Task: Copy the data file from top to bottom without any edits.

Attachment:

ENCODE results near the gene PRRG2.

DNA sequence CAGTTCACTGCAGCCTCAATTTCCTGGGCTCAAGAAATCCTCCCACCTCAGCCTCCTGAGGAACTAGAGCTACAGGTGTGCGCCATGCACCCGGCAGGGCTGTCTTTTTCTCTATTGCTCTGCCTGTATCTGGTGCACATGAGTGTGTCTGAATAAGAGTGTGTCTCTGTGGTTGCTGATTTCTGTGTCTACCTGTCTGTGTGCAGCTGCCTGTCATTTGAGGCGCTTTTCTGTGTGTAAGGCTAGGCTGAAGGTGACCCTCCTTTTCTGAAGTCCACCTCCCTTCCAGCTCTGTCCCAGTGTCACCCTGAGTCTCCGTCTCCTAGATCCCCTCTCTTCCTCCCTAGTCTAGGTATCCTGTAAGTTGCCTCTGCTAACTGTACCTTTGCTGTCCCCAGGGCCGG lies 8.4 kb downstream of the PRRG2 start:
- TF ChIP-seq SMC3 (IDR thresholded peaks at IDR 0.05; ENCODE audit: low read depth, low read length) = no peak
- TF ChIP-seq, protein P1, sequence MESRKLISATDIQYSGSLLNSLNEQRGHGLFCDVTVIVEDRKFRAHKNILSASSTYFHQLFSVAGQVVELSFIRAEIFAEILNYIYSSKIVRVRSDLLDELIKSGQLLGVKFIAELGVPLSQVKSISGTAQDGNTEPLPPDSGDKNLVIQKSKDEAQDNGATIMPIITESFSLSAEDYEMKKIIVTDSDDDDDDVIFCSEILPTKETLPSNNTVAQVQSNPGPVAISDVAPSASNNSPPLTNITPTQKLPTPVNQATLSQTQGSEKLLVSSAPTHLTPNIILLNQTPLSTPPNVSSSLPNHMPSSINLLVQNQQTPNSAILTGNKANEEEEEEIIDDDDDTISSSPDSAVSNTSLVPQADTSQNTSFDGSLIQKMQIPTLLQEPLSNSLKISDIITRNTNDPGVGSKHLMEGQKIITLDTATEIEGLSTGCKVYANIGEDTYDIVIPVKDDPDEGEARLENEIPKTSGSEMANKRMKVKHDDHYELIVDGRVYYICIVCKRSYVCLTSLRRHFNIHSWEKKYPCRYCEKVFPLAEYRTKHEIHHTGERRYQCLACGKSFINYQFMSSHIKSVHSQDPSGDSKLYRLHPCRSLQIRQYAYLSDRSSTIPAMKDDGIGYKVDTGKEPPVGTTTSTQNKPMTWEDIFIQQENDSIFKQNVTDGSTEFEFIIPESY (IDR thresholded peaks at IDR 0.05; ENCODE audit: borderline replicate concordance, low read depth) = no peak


ENCODE results near the gene PRRG2.

DNA sequence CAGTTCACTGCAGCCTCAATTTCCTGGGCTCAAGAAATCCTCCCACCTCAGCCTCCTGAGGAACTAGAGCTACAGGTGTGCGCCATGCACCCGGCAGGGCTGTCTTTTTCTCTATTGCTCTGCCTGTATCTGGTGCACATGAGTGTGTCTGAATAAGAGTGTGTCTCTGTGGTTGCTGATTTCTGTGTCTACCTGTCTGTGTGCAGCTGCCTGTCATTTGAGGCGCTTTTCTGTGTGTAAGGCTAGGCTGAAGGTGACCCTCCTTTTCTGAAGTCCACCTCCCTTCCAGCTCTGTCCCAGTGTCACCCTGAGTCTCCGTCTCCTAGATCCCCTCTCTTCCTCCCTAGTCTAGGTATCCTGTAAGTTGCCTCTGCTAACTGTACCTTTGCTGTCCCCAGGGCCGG lies 8.4 kb downstream of the PRRG2 start:
- TF ChIP-seq SMC3 (IDR thresholded peaks at IDR 0.05; ENCODE audit: low read depth, low read length) = no peak
- TF ChIP-seq, protein P1, sequence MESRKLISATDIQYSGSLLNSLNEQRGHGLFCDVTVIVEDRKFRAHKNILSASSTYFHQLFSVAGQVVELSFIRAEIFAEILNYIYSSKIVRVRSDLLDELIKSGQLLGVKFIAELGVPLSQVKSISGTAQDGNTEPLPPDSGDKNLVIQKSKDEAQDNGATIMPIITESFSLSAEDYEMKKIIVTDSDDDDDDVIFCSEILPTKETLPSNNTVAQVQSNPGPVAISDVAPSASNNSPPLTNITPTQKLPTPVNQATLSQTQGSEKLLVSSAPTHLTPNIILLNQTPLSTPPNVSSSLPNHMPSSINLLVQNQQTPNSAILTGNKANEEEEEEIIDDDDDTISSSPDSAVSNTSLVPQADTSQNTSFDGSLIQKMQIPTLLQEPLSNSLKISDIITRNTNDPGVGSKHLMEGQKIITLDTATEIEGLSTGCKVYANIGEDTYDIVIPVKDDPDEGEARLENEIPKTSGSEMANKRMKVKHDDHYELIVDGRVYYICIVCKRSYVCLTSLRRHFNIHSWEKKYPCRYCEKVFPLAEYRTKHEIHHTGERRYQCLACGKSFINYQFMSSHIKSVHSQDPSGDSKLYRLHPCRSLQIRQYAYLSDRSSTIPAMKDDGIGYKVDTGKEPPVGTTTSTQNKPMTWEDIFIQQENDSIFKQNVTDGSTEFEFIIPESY (IDR thresholded peaks at IDR 0.05; ENCODE audit: borderline replicate concordance, low read depth) = no peak